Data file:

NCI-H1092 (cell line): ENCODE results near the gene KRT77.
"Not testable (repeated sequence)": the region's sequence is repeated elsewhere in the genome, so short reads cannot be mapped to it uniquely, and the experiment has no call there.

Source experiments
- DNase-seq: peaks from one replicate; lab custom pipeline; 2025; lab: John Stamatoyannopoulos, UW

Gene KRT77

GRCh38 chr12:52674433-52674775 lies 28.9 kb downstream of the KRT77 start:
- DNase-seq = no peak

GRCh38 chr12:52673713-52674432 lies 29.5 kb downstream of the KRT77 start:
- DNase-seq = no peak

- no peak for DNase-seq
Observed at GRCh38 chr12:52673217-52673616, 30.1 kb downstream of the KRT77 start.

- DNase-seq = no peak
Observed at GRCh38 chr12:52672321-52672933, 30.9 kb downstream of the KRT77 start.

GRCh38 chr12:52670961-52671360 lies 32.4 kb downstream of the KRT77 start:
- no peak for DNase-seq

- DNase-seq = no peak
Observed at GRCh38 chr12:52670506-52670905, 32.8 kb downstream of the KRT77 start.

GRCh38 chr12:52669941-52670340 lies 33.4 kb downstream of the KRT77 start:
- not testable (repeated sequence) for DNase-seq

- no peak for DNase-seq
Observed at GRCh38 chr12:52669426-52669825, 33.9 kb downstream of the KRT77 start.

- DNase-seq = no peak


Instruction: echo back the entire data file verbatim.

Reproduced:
NCI-H1092 (cell line): ENCODE results near the gene KRT77.
"Not testable (repeated sequence)": the region's sequence is repeated elsewhere in the genome, so short reads cannot be mapped to it uniquely, and the experiment has no call there.

Source experiments
- DNase-seq: peaks from one replicate; lab custom pipeline; 2025; lab: John Stamatoyannopoulos, UW

Gene KRT77

GRCh38 chr12:52674433-52674775 lies 28.9 kb downstream of the KRT77 start:
- DNase-seq = no peak

GRCh38 chr12:52673713-52674432 lies 29.5 kb downstream of the KRT77 start:
- DNase-seq = no peak

- no peak for DNase-seq
Observed at GRCh38 chr12:52673217-52673616, 30.1 kb downstream of the KRT77 start.

- DNase-seq = no peak
Observed at GRCh38 chr12:52672321-52672933, 30.9 kb downstream of the KRT77 start.

GRCh38 chr12:52670961-52671360 lies 32.4 kb downstream of the KRT77 start:
- no peak for DNase-seq

- DNase-seq = no peak
Observed at GRCh38 chr12:52670506-52670905, 32.8 kb downstream of the KRT77 start.

GRCh38 chr12:52669941-52670340 lies 33.4 kb downstream of the KRT77 start:
- not testable (repeated sequence) for DNase-seq

- no peak for DNase-seq
Observed at GRCh38 chr12:52669426-52669825, 33.9 kb downstream of the KRT77 start.

- DNase-seq = no peak